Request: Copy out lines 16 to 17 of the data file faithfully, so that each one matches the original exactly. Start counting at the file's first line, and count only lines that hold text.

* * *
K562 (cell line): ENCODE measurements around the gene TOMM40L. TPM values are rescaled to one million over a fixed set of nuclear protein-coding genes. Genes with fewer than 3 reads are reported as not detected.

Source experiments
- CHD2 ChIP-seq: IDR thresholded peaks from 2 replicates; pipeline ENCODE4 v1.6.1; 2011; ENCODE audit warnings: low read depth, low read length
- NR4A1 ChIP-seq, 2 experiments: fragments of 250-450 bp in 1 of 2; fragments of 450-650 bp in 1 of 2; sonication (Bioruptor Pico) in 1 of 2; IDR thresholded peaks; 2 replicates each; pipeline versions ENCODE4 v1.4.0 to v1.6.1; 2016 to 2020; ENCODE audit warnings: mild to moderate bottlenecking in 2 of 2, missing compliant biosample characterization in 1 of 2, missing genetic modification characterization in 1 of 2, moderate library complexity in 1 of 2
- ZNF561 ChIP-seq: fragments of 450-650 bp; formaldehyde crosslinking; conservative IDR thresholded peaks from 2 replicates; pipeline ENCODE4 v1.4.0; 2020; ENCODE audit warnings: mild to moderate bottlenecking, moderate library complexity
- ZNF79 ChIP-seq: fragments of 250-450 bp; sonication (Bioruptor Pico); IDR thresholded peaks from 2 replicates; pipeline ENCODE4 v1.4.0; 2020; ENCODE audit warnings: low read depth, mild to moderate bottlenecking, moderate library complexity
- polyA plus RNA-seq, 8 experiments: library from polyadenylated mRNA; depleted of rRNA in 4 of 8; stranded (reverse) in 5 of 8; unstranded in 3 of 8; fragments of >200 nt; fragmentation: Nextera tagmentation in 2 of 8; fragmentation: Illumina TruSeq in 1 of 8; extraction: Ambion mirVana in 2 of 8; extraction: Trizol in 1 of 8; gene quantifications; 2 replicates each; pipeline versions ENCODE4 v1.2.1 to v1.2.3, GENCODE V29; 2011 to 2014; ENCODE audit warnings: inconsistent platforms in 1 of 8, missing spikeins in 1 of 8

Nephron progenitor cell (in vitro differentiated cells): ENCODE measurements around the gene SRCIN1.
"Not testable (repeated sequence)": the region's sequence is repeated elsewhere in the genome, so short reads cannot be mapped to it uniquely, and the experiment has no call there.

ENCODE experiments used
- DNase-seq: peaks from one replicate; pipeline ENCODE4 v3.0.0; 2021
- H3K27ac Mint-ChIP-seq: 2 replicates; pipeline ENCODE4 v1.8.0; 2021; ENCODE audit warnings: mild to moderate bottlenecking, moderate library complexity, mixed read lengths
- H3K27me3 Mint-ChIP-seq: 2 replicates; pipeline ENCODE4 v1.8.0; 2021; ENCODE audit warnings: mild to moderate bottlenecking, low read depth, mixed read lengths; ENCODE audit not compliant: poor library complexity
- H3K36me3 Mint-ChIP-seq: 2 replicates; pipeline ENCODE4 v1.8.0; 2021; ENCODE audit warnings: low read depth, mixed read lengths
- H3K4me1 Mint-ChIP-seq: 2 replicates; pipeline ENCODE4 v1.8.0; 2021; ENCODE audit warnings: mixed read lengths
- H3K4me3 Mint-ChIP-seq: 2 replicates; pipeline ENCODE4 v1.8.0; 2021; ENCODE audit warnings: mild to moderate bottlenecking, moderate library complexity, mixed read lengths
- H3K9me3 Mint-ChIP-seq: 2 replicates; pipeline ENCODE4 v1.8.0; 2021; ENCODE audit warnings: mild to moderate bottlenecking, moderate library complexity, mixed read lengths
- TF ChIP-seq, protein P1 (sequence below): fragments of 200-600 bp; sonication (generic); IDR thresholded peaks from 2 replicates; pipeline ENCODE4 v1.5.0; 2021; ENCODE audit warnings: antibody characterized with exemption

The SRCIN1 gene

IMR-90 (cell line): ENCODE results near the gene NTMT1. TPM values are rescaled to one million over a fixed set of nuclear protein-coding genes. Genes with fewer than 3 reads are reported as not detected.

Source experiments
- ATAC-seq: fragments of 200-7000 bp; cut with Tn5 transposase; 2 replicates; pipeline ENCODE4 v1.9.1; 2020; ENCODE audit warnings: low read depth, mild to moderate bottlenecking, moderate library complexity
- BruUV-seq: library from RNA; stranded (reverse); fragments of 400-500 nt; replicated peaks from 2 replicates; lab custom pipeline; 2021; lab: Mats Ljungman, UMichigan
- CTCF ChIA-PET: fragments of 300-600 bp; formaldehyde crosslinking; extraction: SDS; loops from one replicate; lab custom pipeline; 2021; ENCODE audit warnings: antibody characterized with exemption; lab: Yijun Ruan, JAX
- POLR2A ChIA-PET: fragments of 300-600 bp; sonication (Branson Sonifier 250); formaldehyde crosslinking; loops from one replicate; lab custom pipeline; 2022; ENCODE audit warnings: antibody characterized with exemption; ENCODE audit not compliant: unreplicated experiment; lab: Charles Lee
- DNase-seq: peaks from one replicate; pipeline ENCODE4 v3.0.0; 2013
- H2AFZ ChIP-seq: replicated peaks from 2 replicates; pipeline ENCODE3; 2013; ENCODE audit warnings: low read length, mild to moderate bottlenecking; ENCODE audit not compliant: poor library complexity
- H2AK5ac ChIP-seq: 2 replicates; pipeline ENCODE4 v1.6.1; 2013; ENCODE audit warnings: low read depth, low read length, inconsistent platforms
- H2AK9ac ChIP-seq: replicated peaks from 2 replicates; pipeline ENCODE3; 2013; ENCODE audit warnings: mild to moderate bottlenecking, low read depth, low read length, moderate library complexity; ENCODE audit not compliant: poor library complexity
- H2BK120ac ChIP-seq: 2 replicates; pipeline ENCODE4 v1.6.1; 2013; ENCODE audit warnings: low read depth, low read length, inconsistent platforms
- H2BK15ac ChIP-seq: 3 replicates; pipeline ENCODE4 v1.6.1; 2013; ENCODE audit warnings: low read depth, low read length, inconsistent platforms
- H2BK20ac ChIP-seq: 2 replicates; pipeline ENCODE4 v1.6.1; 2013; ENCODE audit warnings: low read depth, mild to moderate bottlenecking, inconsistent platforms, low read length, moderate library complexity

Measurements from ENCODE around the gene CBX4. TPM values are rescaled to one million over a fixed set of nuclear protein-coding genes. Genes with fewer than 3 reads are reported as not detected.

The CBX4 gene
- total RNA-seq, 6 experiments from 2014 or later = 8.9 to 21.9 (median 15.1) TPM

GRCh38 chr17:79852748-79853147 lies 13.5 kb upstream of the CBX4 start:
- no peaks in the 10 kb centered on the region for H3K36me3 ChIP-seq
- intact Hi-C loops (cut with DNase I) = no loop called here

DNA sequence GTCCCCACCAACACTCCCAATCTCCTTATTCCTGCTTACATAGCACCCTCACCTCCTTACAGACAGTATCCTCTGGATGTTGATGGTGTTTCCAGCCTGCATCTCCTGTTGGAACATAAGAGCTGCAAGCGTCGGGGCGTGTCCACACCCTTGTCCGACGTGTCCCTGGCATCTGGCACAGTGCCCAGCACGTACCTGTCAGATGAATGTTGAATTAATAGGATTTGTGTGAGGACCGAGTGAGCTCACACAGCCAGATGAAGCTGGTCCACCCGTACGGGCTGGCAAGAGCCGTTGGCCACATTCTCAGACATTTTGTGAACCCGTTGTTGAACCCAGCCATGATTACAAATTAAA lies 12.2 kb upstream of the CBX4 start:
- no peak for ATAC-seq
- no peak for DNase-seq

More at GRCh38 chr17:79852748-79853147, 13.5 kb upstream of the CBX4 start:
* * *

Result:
- H3K4me3 Mint-ChIP-seq: 2 replicates; pipeline ENCODE4 v1.8.0; 2021; ENCODE audit warnings: mild to moderate bottlenecking, moderate library complexity, mixed read lengths
- H3K9me3 Mint-ChIP-seq: 2 replicates; pipeline ENCODE4 v1.8.0; 2021; ENCODE audit warnings: mild to moderate bottlenecking, moderate library complexity, mixed read lengths